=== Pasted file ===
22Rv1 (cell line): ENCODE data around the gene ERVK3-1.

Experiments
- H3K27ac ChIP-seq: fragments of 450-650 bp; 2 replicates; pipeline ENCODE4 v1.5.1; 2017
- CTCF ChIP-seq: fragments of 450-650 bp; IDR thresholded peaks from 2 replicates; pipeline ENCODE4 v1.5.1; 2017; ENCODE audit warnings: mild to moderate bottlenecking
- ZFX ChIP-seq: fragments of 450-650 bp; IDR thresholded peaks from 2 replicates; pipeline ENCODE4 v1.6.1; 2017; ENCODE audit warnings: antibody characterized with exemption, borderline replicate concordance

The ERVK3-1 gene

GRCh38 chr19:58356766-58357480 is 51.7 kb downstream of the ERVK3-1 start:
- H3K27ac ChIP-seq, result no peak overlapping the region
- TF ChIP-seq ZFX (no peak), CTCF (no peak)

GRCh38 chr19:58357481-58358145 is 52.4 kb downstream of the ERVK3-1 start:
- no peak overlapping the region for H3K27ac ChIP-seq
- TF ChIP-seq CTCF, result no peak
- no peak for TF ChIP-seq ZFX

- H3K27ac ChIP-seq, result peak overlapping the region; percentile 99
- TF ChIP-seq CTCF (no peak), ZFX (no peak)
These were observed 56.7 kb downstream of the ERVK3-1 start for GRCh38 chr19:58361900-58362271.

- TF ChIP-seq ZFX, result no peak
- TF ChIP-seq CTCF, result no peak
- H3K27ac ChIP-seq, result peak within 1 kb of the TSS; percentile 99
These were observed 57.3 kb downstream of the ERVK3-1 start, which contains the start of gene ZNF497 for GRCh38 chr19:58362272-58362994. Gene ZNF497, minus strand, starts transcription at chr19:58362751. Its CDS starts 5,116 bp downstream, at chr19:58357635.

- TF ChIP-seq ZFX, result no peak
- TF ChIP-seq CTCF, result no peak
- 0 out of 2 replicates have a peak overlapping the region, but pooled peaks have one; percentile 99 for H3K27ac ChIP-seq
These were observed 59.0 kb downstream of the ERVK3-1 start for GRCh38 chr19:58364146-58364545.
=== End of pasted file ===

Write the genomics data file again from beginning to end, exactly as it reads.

22Rv1 (cell line): ENCODE data around the gene ERVK3-1.

Experiments
- H3K27ac ChIP-seq: fragments of 450-650 bp; 2 replicates; pipeline ENCODE4 v1.5.1; 2017
- CTCF ChIP-seq: fragments of 450-650 bp; IDR thresholded peaks from 2 replicates; pipeline ENCODE4 v1.5.1; 2017; ENCODE audit warnings: mild to moderate bottlenecking
- ZFX ChIP-seq: fragments of 450-650 bp; IDR thresholded peaks from 2 replicates; pipeline ENCODE4 v1.6.1; 2017; ENCODE audit warnings: antibody characterized with exemption, borderline replicate concordance

The ERVK3-1 gene

GRCh38 chr19:58356766-58357480 is 51.7 kb downstream of the ERVK3-1 start:
- H3K27ac ChIP-seq, result no peak overlapping the region
- TF ChIP-seq ZFX (no peak), CTCF (no peak)

GRCh38 chr19:58357481-58358145 is 52.4 kb downstream of the ERVK3-1 start:
- no peak overlapping the region for H3K27ac ChIP-seq
- TF ChIP-seq CTCF, result no peak
- no peak for TF ChIP-seq ZFX

- H3K27ac ChIP-seq, result peak overlapping the region; percentile 99
- TF ChIP-seq CTCF (no peak), ZFX (no peak)
These were observed 56.7 kb downstream of the ERVK3-1 start for GRCh38 chr19:58361900-58362271.

- TF ChIP-seq ZFX, result no peak
- TF ChIP-seq CTCF, result no peak
- H3K27ac ChIP-seq, result peak within 1 kb of the TSS; percentile 99
These were observed 57.3 kb downstream of the ERVK3-1 start, which contains the start of gene ZNF497 for GRCh38 chr19:58362272-58362994. Gene ZNF497, minus strand, starts transcription at chr19:58362751. Its CDS starts 5,116 bp downstream, at chr19:58357635.

- TF ChIP-seq ZFX, result no peak
- TF ChIP-seq CTCF, result no peak
- 0 out of 2 replicates have a peak overlapping the region, but pooled peaks have one; percentile 99 for H3K27ac ChIP-seq
These were observed 59.0 kb downstream of the ERVK3-1 start for GRCh38 chr19:58364146-58364545.